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I wish I’d known about this ten years ago when I started my first activism website.
Working through this next step of identifying and defining my niche audience for Digital Activist Media made me think of my first baby…NakedTruth.ca.
When I founded the adult entertainer advocacy website, NakedTruth.ca, my audience was “female exotic dancers.” With a target audience that was so specific, the site experienced considerable growth in a short amount of time. I thought it was a fluke.
My activism circles widened, and I became aware of many people using the site in a way they referred to as “lurking” because they didn’t feel welcome to participate being outside the definition of “female exotic dancer.”
That was when I made my fatal mistake. I opened up the site to a very broad audience. The entire adult entertainment industry and all its various participants and supporters.
Although memberships skyrocketed and continued to grow over several years, participation in the community was minimal; mainly a small group of regular customers and a few current and former sex industry workers.
Despite many tries at selling advertising on the site, forays into affiliate marketing, and a near attempt to create a paid membership site (which I now realize likely would have also failed); I was unable to earn an income off the site.
With a membership in the thousands, and a massive community needing moderation and management (not to mention the cost of running the site) – I knew I either needed to earn an income from the site or kill it. Make it into something manageable. A blog.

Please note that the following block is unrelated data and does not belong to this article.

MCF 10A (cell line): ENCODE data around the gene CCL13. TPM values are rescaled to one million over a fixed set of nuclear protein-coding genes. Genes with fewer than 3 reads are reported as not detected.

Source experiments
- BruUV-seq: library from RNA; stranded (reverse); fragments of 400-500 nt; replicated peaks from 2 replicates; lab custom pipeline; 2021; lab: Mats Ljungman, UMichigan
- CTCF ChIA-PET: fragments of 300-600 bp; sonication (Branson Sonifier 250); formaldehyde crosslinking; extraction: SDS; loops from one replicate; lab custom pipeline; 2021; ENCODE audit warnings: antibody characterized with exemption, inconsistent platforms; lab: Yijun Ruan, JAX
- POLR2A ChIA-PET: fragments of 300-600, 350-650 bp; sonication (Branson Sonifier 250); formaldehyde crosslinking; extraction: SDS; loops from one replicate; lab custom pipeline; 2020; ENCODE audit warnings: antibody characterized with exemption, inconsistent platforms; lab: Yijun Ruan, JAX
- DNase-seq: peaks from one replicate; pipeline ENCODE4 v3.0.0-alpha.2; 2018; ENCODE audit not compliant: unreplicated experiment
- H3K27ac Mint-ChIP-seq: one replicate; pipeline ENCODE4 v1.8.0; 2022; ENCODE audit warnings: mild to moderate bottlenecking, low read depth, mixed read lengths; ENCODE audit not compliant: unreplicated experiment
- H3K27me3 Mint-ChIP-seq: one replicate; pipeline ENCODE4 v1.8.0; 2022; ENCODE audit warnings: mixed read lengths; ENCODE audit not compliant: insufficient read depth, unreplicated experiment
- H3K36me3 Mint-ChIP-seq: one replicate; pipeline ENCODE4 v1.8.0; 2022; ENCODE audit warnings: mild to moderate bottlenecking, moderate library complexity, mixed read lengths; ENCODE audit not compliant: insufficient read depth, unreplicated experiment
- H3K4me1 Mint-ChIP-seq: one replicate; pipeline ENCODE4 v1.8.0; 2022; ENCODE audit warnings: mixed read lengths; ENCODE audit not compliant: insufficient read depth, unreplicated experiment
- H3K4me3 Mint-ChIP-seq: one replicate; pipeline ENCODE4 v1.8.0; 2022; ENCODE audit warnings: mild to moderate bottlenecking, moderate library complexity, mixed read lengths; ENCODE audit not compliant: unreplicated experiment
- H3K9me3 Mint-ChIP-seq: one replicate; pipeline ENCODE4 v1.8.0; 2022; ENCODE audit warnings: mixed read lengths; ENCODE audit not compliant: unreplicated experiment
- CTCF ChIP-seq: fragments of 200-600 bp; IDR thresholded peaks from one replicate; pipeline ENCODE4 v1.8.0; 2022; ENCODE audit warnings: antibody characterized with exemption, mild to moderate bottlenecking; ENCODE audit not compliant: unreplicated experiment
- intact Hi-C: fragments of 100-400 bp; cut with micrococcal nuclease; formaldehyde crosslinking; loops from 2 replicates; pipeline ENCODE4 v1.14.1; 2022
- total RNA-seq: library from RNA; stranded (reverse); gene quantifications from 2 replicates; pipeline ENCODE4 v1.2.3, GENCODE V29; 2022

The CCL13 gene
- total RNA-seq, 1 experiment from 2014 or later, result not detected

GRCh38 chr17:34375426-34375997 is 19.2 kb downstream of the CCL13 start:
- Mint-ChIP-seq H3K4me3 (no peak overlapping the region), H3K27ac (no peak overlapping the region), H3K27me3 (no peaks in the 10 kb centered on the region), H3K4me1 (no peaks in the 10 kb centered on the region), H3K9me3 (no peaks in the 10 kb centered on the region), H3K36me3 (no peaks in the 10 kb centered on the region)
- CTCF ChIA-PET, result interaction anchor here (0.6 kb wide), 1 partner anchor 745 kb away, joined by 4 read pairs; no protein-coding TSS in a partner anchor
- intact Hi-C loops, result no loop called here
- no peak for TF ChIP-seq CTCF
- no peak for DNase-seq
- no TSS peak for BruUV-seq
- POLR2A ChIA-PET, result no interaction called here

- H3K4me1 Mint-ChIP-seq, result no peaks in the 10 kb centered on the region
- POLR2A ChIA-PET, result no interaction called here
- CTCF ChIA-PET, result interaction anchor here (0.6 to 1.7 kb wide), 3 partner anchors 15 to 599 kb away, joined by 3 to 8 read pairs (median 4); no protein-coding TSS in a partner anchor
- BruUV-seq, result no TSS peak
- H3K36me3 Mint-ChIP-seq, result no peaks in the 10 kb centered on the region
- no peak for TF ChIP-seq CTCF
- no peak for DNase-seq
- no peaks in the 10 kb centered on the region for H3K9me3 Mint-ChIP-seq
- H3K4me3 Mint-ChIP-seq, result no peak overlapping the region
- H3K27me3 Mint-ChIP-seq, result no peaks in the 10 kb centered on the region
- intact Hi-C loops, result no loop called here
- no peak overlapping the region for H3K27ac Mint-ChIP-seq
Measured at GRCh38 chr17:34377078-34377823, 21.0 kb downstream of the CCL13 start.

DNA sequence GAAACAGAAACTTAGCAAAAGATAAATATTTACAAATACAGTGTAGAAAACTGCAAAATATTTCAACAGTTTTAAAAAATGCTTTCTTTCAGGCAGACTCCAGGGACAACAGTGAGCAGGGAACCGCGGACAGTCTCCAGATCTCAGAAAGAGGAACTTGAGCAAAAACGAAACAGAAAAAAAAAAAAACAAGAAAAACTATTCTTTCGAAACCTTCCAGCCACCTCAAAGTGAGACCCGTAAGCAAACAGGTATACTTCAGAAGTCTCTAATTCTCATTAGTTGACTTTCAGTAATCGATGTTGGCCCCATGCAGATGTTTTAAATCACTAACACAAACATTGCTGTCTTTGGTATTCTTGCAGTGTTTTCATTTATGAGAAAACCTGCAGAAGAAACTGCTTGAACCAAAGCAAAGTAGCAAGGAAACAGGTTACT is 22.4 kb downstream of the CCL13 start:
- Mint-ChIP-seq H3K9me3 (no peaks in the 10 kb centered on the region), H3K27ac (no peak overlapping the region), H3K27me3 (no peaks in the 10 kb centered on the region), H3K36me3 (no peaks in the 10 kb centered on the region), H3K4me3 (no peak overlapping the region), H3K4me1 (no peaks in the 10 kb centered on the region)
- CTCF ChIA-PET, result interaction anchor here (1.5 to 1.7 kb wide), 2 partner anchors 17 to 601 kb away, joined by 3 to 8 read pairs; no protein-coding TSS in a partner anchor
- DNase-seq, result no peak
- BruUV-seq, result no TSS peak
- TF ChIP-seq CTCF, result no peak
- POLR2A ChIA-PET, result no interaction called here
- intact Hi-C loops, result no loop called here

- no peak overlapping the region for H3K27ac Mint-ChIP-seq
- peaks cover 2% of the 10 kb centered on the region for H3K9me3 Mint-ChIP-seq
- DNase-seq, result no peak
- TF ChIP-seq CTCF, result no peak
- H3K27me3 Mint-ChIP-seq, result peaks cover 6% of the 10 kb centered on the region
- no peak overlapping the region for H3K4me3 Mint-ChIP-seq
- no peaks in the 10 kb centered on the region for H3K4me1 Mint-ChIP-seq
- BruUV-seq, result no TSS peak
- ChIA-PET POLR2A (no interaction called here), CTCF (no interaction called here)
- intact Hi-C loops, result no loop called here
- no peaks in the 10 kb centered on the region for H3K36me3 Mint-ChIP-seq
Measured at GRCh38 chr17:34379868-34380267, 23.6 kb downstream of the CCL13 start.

So, that is what I did.
It wasn’t until recently when I began my research into earning an income online that I realized my fatal mistake.
I had done the OPPOSITE of the MOST IMPORTANT THING I SHOULD DO…
My first mistake when I re-branded NakedTruth.ca to be more inclusive was having too broad of an audience.
I targeted a huge audience which made the site sort of “watered down,” if you know what I mean. I asked what my own problem was: Namely, no time to run the site because I had a job and a family.
I was thinking in terms of the end goal, rather than about what kind of “product” (my website) I was providing.
At NakedTruth.ca I was speaking to the choir.
My research led me to ask myself two questions. As an activist:
- “What is my main goal?” and
- “Who must I reach to attain this goal.”
So, I thought about it. And I came up with this:
- At NakedTruth.ca, my main goal is promoting health and safety in the sex industry.
- I must reach people who can directly influence health and safety in the sex industry (frontline community support workers, researchers, and enforcement agencies) and connect them with information resources, and experts (sex workers).
Once I identified and defined my niche audiences, I was able to begin to think like them. I asked myself, “What are community support workers thinking when it comes to the adult entertainment industry? How can they support health and safety in the sex industry. What can they do to help me reach my goals as an activist?”
Not identifying and defining my niche audiences was my first mistake with NakedTruth.ca. My second mistake was not solving my audience’s problem.
For that, I needed to do some research. I will tell you all about that research in another post.
Suffice to say that identifying my niche audiences was mind blowing enough for one day. I came away with a real nugget of new media marketing wisdom for activists:
Choose who you’re trying to reach based on whether they can help you achieve your activism goals. Then speak their language.
Did this blog post make you wonder if you’re targeting the right audience? Please share your comments below. xoxo